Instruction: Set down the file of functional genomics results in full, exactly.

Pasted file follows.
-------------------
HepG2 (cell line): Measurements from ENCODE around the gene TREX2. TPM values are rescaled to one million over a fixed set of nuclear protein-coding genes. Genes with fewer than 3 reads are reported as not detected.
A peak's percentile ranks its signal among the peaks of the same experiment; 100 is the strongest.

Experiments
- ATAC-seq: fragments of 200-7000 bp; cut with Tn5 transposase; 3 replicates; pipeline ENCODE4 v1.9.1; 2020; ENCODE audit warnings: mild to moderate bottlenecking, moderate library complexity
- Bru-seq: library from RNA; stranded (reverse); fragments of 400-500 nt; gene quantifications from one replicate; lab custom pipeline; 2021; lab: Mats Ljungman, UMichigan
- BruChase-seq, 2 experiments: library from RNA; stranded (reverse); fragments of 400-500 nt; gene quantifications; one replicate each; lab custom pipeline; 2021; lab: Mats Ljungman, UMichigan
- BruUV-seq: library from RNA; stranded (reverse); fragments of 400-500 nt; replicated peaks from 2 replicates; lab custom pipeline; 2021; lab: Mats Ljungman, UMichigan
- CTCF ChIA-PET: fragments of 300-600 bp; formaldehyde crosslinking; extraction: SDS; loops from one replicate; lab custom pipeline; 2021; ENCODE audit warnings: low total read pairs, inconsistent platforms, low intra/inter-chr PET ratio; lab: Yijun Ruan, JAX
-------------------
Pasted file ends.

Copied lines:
HepG2 (cell line): Measurements from ENCODE around the gene TREX2. TPM values are rescaled to one million over a fixed set of nuclear protein-coding genes. Genes with fewer than 3 reads are reported as not detected.
A peak's percentile ranks its signal among the peaks of the same experiment; 100 is the strongest.

Experiments
- ATAC-seq: fragments of 200-7000 bp; cut with Tn5 transposase; 3 replicates; pipeline ENCODE4 v1.9.1; 2020; ENCODE audit warnings: mild to moderate bottlenecking, moderate library complexity
- Bru-seq: library from RNA; stranded (reverse); fragments of 400-500 nt; gene quantifications from one replicate; lab custom pipeline; 2021; lab: Mats Ljungman, UMichigan
- BruChase-seq, 2 experiments: library from RNA; stranded (reverse); fragments of 400-500 nt; gene quantifications; one replicate each; lab custom pipeline; 2021; lab: Mats Ljungman, UMichigan
- BruUV-seq: library from RNA; stranded (reverse); fragments of 400-500 nt; replicated peaks from 2 replicates; lab custom pipeline; 2021; lab: Mats Ljungman, UMichigan
- CTCF ChIA-PET: fragments of 300-600 bp; formaldehyde crosslinking; extraction: SDS; loops from one replicate; lab custom pipeline; 2021; ENCODE audit warnings: low total read pairs, inconsistent platforms, low intra/inter-chr PET ratio; lab: Yijun Ruan, JAX